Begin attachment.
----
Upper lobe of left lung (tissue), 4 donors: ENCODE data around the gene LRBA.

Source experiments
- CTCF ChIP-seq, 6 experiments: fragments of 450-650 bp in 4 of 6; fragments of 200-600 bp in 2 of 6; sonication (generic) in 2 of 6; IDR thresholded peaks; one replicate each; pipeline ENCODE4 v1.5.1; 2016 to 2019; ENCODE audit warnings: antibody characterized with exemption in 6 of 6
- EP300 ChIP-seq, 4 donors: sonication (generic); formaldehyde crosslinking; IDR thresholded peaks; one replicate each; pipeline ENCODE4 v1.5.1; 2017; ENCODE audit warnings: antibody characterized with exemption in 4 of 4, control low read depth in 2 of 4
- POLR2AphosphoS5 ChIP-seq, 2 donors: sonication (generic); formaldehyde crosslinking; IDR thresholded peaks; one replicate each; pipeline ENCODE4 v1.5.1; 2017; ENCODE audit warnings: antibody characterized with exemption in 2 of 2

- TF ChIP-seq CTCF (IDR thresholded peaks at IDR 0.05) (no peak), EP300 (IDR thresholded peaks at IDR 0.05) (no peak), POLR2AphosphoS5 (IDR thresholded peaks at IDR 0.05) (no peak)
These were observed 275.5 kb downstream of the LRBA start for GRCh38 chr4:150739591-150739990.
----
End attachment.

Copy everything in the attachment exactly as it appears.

Upper lobe of left lung (tissue), 4 donors: ENCODE data around the gene LRBA.

Source experiments
- CTCF ChIP-seq, 6 experiments: fragments of 450-650 bp in 4 of 6; fragments of 200-600 bp in 2 of 6; sonication (generic) in 2 of 6; IDR thresholded peaks; one replicate each; pipeline ENCODE4 v1.5.1; 2016 to 2019; ENCODE audit warnings: antibody characterized with exemption in 6 of 6
- EP300 ChIP-seq, 4 donors: sonication (generic); formaldehyde crosslinking; IDR thresholded peaks; one replicate each; pipeline ENCODE4 v1.5.1; 2017; ENCODE audit warnings: antibody characterized with exemption in 4 of 4, control low read depth in 2 of 4
- POLR2AphosphoS5 ChIP-seq, 2 donors: sonication (generic); formaldehyde crosslinking; IDR thresholded peaks; one replicate each; pipeline ENCODE4 v1.5.1; 2017; ENCODE audit warnings: antibody characterized with exemption in 2 of 2

- TF ChIP-seq CTCF (IDR thresholded peaks at IDR 0.05) (no peak), EP300 (IDR thresholded peaks at IDR 0.05) (no peak), POLR2AphosphoS5 (IDR thresholded peaks at IDR 0.05) (no peak)
These were observed 275.5 kb downstream of the LRBA start for GRCh38 chr4:150739591-150739990.